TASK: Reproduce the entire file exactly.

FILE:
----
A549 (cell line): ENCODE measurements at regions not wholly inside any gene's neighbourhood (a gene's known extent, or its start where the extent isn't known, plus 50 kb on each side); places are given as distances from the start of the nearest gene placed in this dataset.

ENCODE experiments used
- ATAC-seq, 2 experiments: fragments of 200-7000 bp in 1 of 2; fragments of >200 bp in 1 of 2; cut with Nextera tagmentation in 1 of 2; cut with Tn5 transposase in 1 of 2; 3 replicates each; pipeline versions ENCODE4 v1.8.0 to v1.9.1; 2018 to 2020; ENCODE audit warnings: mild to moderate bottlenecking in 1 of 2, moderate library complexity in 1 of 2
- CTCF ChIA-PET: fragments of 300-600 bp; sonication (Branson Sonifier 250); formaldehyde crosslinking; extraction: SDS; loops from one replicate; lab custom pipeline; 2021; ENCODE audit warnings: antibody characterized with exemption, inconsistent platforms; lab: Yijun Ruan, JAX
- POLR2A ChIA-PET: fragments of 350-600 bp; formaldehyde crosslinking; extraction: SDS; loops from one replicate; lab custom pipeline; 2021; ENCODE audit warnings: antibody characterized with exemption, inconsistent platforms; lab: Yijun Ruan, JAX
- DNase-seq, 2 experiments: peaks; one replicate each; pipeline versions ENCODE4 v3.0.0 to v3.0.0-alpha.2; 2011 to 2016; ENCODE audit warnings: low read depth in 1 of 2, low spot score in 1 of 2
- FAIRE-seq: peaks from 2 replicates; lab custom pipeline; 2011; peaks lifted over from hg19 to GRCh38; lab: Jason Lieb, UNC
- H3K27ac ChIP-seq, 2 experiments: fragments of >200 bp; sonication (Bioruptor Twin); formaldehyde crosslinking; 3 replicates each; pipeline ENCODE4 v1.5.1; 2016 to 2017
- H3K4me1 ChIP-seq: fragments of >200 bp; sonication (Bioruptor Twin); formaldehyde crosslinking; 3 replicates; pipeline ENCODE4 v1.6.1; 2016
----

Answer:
A549 (cell line): ENCODE measurements at regions not wholly inside any gene's neighbourhood (a gene's known extent, or its start where the extent isn't known, plus 50 kb on each side); places are given as distances from the start of the nearest gene placed in this dataset.

ENCODE experiments used
- ATAC-seq, 2 experiments: fragments of 200-7000 bp in 1 of 2; fragments of >200 bp in 1 of 2; cut with Nextera tagmentation in 1 of 2; cut with Tn5 transposase in 1 of 2; 3 replicates each; pipeline versions ENCODE4 v1.8.0 to v1.9.1; 2018 to 2020; ENCODE audit warnings: mild to moderate bottlenecking in 1 of 2, moderate library complexity in 1 of 2
- CTCF ChIA-PET: fragments of 300-600 bp; sonication (Branson Sonifier 250); formaldehyde crosslinking; extraction: SDS; loops from one replicate; lab custom pipeline; 2021; ENCODE audit warnings: antibody characterized with exemption, inconsistent platforms; lab: Yijun Ruan, JAX
- POLR2A ChIA-PET: fragments of 350-600 bp; formaldehyde crosslinking; extraction: SDS; loops from one replicate; lab custom pipeline; 2021; ENCODE audit warnings: antibody characterized with exemption, inconsistent platforms; lab: Yijun Ruan, JAX
- DNase-seq, 2 experiments: peaks; one replicate each; pipeline versions ENCODE4 v3.0.0 to v3.0.0-alpha.2; 2011 to 2016; ENCODE audit warnings: low read depth in 1 of 2, low spot score in 1 of 2
- FAIRE-seq: peaks from 2 replicates; lab custom pipeline; 2011; peaks lifted over from hg19 to GRCh38; lab: Jason Lieb, UNC
- H3K27ac ChIP-seq, 2 experiments: fragments of >200 bp; sonication (Bioruptor Twin); formaldehyde crosslinking; 3 replicates each; pipeline ENCODE4 v1.5.1; 2016 to 2017
- H3K4me1 ChIP-seq: fragments of >200 bp; sonication (Bioruptor Twin); formaldehyde crosslinking; 3 replicates; pipeline ENCODE4 v1.6.1; 2016